The steps below will demonstrate the main functions and components of your wood burning stove to ensure optimum burning capacity. It will also explain how to lay the right materials to create the perfect fire.
Lighting your stove
- Open the Air Controls fully to ensure the fire gets the air supply it needs to establish properly. There is an indicator at the top of many appliances to show which direction to move the control from closed to open. You will find that many appliances also have a secondary air control to provide a cleaner burn and give greater thermal efficiency and most have this control factory set.
- Choose some small to mid-sized hardwood or softwood logs. Always use good quality Ready to Burn wood with a low moisture content. Place the medium sized logs on the grate (multi-fuel version) or firebed (wood burning versions), with enough space between them for air to circulate.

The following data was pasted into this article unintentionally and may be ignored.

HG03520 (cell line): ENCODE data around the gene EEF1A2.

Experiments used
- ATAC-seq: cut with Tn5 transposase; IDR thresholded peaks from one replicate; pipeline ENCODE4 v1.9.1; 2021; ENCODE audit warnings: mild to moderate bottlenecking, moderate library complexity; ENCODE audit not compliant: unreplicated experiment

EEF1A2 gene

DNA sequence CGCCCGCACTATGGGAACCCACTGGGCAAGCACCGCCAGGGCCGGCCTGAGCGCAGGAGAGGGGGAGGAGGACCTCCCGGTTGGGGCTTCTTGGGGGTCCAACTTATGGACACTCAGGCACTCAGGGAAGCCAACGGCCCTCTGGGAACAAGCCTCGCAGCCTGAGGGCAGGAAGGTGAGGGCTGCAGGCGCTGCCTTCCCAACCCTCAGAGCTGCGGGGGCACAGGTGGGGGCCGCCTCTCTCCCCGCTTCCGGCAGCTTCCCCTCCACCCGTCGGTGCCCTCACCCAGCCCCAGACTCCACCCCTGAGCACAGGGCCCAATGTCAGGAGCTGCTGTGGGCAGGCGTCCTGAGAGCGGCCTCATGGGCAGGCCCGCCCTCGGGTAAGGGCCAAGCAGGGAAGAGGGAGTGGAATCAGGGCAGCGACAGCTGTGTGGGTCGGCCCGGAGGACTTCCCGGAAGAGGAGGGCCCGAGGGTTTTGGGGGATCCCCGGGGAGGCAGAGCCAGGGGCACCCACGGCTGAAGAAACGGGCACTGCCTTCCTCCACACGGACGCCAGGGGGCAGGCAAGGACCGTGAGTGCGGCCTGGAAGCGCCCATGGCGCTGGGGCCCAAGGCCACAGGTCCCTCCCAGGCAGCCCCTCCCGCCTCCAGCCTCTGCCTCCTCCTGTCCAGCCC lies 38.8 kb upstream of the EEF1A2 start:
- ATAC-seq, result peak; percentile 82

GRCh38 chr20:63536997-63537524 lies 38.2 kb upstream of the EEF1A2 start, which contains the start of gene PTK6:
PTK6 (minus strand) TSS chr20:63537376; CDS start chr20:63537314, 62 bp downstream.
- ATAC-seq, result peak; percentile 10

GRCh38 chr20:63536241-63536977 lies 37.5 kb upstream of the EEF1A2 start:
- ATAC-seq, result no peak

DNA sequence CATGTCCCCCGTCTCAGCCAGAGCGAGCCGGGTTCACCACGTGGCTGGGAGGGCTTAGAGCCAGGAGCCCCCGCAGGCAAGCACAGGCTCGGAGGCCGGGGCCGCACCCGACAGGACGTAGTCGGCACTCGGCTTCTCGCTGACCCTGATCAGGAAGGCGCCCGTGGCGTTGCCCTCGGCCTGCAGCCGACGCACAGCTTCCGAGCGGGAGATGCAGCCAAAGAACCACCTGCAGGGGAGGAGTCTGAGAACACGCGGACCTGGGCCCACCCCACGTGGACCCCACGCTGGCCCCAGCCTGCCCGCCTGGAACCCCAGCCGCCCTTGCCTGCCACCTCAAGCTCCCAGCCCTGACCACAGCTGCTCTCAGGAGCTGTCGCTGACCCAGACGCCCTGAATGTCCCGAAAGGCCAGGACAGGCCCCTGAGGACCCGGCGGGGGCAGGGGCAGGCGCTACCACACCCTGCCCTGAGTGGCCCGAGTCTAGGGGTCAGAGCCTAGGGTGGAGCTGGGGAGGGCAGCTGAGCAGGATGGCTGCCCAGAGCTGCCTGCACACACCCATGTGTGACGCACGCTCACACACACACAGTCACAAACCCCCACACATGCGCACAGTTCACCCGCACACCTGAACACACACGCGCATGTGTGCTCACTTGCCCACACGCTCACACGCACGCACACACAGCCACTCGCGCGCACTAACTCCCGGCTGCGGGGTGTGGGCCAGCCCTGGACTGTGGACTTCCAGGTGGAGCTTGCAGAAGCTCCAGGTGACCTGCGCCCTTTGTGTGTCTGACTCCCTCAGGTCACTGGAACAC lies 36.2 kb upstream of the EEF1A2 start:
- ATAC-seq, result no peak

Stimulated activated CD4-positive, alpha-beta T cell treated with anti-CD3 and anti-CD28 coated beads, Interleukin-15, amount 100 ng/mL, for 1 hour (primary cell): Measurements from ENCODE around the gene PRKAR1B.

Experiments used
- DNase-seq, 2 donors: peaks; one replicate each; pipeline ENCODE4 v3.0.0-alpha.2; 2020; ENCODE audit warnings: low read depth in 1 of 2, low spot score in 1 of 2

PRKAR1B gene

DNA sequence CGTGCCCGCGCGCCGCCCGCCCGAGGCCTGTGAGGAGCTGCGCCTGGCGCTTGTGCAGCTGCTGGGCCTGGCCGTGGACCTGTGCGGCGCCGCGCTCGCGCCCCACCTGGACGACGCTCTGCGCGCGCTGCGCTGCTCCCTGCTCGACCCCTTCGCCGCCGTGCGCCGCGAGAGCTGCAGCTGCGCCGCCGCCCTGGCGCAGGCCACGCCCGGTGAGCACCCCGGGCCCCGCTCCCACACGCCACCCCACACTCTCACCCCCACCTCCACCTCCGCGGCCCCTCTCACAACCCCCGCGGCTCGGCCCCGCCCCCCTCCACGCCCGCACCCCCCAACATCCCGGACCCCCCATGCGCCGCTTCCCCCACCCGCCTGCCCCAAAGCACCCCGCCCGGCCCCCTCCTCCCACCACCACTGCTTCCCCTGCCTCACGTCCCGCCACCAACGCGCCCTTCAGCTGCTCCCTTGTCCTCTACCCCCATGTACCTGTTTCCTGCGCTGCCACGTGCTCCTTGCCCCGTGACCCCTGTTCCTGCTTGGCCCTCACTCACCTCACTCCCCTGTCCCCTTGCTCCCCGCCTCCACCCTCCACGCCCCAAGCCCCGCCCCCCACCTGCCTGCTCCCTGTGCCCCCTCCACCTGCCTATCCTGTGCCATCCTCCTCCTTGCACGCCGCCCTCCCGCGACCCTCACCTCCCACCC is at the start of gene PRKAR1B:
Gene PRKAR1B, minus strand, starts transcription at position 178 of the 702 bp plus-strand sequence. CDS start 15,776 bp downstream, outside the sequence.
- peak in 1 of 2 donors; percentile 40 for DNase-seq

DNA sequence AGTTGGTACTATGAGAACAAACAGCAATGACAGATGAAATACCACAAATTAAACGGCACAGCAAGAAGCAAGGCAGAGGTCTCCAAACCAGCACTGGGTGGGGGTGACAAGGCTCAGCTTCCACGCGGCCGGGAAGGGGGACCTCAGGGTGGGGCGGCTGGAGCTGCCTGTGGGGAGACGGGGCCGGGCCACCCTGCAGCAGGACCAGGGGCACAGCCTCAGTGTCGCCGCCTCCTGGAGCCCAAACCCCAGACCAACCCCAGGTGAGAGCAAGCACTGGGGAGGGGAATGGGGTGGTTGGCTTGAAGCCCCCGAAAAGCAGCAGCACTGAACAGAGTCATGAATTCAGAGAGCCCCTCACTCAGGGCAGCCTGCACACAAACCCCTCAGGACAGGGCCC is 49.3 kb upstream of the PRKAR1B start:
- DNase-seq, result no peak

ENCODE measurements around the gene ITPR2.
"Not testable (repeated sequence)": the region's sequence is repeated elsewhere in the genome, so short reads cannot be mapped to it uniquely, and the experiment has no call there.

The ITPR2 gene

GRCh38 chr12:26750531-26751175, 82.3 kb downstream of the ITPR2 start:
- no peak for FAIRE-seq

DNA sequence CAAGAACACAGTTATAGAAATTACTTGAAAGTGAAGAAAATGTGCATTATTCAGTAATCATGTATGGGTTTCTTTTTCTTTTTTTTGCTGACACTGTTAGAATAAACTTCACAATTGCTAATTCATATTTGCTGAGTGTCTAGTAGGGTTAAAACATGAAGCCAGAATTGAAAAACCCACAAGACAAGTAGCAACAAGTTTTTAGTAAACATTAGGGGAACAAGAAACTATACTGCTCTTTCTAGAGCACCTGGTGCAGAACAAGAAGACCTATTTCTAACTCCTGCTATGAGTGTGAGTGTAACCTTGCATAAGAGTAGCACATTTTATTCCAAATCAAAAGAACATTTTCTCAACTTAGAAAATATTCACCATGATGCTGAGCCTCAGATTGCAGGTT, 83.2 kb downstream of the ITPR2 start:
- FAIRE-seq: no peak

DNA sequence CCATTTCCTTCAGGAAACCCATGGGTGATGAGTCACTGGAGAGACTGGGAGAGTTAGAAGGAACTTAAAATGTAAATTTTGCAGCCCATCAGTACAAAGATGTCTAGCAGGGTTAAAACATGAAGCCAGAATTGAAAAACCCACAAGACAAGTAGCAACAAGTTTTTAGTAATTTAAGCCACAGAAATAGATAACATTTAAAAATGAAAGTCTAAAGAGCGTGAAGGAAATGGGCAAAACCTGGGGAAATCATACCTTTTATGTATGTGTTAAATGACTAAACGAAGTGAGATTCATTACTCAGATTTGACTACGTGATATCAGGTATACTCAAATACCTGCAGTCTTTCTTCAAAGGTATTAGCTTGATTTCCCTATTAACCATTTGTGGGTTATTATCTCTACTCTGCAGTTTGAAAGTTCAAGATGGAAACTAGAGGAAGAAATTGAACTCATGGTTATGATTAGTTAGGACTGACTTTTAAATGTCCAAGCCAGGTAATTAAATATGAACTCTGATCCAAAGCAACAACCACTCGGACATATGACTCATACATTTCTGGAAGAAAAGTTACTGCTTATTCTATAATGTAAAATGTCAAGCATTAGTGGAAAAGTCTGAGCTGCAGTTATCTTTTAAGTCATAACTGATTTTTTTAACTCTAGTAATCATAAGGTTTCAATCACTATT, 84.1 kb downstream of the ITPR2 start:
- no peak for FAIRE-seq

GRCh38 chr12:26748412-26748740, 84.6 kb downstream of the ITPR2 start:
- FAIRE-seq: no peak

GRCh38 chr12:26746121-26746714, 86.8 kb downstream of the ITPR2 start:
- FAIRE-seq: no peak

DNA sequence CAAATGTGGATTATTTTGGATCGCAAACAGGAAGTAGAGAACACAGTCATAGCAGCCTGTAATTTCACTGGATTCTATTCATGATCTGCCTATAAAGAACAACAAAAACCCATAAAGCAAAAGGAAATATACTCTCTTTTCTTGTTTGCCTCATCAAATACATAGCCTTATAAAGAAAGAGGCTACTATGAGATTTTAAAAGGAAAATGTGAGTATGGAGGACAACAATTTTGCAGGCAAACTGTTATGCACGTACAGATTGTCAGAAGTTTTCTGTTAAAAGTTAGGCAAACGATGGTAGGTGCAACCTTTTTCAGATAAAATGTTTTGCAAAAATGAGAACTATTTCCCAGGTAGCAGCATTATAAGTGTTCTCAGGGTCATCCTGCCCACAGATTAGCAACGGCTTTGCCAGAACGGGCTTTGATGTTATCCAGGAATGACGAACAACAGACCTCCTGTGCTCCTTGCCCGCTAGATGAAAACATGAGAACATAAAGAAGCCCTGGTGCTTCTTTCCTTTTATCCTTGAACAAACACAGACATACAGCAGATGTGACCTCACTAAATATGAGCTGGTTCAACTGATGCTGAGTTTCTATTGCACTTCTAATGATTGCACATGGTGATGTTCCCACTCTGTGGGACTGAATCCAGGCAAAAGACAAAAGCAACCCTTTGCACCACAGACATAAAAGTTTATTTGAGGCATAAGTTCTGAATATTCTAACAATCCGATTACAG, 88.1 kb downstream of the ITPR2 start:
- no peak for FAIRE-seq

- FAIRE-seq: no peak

- Now place some smaller logs across the larger ones below. This will start to create the fuel stack in your stove, which when ignited from the top down will create the draw the needed to get going.
- Place a firelighter in the centre of your stack. This will help the larger logs ignite when the fire burns down to them.
- On top of your hardwood or softwood logs, stack kindling in a similar fashion, crisscrossing each layer. You will need around 6 to 8 pieces of kindling for a standard stove, but if your stove has a tall firebox a few more layers can be added. Place another firelighter on top of your kindling stack.
- To create the best possible conditions for the for the fire to burn, ignite the firelighter on top of the kindling. Leave the stove door slightly ajar to allow plenty of air to reach the flames.
- Once the kindling has started to catch, close the door. Your stove’s air controls should be fully open to allow as much combustion air in as possible.
- Wait for the logs to ignite and once they are burning well, set your stove’s air controls to normal running mode.